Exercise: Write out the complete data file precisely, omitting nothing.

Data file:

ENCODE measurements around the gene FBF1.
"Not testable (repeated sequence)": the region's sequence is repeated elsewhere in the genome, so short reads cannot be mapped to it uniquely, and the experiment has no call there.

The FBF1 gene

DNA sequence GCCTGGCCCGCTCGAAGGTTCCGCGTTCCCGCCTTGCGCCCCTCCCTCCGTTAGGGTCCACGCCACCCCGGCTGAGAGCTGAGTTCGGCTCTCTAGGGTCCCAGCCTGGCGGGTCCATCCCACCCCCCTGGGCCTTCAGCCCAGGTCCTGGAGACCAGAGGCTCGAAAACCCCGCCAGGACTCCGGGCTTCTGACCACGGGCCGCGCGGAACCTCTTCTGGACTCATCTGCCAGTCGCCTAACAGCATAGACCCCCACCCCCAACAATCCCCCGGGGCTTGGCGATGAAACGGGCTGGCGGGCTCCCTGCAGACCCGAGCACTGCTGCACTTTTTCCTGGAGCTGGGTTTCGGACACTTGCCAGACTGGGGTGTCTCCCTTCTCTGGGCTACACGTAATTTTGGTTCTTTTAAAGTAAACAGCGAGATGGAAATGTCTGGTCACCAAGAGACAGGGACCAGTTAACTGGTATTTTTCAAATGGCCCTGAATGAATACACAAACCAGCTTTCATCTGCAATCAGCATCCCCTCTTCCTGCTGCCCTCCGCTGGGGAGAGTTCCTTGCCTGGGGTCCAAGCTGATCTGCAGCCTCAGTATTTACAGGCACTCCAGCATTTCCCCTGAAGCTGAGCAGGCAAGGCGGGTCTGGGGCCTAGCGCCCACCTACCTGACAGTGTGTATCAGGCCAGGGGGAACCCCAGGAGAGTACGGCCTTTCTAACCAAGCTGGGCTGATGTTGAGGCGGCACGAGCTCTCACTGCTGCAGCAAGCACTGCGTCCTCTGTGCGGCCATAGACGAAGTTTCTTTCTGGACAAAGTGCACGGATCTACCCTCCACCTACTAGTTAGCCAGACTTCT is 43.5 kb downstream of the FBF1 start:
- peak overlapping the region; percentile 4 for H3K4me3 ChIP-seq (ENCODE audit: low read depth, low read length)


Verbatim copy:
ENCODE measurements around the gene FBF1.
"Not testable (repeated sequence)": the region's sequence is repeated elsewhere in the genome, so short reads cannot be mapped to it uniquely, and the experiment has no call there.

The FBF1 gene

DNA sequence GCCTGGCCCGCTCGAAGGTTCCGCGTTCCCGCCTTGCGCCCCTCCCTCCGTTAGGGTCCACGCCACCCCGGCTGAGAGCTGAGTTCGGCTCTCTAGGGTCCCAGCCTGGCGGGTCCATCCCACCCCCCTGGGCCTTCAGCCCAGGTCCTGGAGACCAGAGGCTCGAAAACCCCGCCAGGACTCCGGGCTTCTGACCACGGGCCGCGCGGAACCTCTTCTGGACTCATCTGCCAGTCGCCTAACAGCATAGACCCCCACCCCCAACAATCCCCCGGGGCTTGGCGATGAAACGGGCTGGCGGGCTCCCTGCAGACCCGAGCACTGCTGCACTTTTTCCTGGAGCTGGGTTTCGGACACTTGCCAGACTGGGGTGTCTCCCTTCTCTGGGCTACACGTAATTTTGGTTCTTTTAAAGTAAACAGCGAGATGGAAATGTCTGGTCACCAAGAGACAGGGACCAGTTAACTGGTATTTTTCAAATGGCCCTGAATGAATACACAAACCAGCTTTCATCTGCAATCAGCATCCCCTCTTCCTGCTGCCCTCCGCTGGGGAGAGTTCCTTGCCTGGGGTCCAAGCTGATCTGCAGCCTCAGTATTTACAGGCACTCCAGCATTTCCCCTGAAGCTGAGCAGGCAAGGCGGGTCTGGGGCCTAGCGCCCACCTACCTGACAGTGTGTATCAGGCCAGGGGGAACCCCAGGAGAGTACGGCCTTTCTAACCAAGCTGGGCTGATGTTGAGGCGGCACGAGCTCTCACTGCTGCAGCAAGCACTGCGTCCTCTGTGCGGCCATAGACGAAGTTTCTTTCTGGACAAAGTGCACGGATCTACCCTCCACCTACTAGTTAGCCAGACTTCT is 43.5 kb downstream of the FBF1 start:
- peak overlapping the region; percentile 4 for H3K4me3 ChIP-seq (ENCODE audit: low read depth, low read length)